There could well be another — Ms Jayalalithaa — but she has chosen circumspection. Her past proximity with Mr Modi is greater than Ms Banerjee’s, but in politics, self-interest is paramount. Uttar Pradesh goes to the polls in the first quarter of 2017 and if the present buzz around Mayawati making a return is true, the proverbial “Teen Kanya” may become biggest threats to Mr Modi’s comeback plans. To overcome this, Mr Modi will have to suitably utilise the small timeframe between now and the next round of polls, and overcome parliamentary hurdles to the reform legislation now being blocked. He has to do his Rajya Sabha arithmetic minutely before personally talking to individual leaders to get their support. This is a task that should not be left to parliamentary affairs minister M. Venkaiah Naidu or his deputy Mukhtar Abbas Naqvi.

Given the hugely significant victory in Assam, there will be no dearth of party leaders to immediately embark on another round of sectarian hostilities. In any case, one section within the party — specially the so-called fringe elements — will give the credit for this win solely to the RSS. They will argue that the Sangh can swing elections whenever it plays the “C” card — Uttar Pradesh in 2014 and now Assam. For the sake of his government, it will be prudent for Mr Modi to direct his leaders, particularly incoming CM Sarbananda Sonowal, to steer clear of the illegal immigrants issue for now and give top priority to development programmes, the absence of which had accelerated Tarun Gogoi’s fall.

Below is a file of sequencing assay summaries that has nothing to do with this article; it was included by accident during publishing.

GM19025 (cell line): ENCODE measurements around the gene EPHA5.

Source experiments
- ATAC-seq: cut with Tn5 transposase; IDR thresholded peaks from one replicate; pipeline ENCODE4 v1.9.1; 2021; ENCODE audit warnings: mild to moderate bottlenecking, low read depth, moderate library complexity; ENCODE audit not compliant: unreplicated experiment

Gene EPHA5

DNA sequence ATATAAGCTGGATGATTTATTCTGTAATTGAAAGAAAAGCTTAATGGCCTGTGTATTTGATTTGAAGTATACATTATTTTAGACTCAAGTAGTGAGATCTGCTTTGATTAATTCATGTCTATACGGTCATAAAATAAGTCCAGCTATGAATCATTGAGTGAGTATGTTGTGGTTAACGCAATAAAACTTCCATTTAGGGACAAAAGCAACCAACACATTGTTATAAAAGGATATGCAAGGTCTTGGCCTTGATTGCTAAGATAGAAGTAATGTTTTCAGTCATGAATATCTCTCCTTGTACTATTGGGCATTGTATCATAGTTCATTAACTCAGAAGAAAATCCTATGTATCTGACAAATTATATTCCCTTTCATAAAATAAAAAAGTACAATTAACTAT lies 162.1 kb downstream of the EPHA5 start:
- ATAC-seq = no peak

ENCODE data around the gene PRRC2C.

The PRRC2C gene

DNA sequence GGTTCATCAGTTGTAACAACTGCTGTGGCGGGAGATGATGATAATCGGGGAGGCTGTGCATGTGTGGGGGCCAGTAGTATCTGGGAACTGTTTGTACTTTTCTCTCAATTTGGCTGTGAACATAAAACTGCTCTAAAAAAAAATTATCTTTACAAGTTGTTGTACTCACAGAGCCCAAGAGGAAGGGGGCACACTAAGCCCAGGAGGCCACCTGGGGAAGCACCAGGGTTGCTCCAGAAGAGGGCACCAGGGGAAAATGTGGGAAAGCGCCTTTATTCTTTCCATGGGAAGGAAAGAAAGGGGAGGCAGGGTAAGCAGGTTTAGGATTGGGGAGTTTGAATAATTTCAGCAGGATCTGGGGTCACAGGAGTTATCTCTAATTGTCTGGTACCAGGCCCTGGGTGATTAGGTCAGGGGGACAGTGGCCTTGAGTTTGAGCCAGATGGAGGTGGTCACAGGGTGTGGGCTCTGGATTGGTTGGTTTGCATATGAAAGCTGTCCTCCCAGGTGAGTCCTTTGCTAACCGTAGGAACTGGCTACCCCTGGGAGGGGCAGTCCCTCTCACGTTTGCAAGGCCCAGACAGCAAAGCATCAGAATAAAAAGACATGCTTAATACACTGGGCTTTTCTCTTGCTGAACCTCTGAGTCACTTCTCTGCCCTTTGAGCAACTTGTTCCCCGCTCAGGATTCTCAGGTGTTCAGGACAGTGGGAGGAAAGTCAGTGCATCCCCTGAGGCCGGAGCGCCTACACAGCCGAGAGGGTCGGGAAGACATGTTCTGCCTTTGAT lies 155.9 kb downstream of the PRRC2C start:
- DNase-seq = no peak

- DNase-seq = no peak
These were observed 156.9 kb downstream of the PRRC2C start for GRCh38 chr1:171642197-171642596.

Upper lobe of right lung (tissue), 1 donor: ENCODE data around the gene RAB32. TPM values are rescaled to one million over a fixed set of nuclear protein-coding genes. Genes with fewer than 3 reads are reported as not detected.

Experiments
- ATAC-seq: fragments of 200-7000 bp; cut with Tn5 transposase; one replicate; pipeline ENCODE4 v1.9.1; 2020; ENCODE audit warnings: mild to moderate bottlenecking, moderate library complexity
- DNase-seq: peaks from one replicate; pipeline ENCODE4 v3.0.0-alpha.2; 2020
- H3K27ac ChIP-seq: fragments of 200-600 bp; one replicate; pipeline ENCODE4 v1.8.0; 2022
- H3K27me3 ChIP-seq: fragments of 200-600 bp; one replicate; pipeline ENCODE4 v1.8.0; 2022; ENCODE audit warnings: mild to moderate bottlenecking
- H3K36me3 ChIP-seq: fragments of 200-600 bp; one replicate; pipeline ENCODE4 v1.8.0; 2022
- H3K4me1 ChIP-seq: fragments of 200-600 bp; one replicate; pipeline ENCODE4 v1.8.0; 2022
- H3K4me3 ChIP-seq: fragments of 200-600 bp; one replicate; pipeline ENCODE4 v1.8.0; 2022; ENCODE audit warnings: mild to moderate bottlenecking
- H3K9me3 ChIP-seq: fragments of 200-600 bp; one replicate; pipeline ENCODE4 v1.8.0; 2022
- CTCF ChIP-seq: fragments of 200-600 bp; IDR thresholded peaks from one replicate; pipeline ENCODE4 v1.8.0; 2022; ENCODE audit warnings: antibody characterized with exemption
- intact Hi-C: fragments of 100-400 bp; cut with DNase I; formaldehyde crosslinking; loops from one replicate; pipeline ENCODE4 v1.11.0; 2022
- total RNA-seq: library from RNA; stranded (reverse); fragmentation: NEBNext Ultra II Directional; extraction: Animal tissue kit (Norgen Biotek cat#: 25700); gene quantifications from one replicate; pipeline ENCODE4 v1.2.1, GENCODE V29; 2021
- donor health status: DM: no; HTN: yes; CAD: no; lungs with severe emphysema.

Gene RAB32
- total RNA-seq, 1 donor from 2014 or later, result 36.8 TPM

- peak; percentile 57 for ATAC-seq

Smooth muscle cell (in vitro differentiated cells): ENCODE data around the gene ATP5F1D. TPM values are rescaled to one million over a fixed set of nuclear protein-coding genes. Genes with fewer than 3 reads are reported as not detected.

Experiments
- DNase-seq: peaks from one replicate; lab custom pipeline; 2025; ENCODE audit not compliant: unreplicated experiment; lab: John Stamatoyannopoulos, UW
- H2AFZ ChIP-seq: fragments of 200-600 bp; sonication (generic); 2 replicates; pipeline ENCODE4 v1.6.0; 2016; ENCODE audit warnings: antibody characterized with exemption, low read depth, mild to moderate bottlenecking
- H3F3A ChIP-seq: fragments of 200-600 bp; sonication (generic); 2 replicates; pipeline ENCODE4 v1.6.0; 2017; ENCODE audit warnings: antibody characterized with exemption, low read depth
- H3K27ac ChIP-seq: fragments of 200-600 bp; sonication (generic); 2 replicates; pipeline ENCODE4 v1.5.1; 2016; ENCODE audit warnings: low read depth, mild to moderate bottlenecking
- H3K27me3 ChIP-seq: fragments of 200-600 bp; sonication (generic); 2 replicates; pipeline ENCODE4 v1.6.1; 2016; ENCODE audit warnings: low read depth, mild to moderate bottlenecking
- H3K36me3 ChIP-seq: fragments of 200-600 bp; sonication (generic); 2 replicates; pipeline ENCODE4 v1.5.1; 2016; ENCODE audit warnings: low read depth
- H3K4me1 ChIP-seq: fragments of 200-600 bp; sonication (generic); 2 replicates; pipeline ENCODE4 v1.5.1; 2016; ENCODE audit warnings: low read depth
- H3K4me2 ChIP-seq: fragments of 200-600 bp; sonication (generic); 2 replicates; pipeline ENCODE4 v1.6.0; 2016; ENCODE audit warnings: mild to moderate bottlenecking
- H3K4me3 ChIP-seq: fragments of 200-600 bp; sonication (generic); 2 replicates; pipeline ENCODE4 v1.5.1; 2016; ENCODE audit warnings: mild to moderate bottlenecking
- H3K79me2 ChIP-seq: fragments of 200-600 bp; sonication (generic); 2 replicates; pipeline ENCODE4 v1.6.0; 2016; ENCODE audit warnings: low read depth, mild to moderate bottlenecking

There will be a vacancy in the ministry and Mr Modi should use this opportunity to drop deadwood and scrap the sides of talent-deficit urn at his disposal. A reshuffle is a necessity and for his sake, Mr Modi must make a major statement with his decisions. A lacklustre shuffle of his pack or not pushing it back will hugely dent his image of a decisive leader. While Mr Modi has to choose if he wishes to bid for another term on the development plank or on a divisive campaign, for the Congress there are fewer choices.

The party now runs governments only in Karnataka, Uttarakhand, Himachal Pradesh, Mizoram, Manipur and Meghalaya. These states elect just 42 seats to the Lok Sabha. Of these, polls are due in Karnataka in mid-2018 and in Himachal Pradesh early that year and there seems little likelihood of it returning to office. Since the 2014 debacle, Sonia Gandhi and Congress vice-chief Rahul Gandhi have devised no counter-strategy.

On the reverse, it would make sense for Mr Modi to stop being carried away by his own rhetoric and understand that the victory in Assam, however symbolic, will not impact the larger picture. After all, the state elects only 14 Lok Sabha members and the party already has seven. Moreover, political developments in Assam don’t have any major impact elsewhere and this victory, besides boosting the morale of party workers, will do little else.

( Source : Columnist )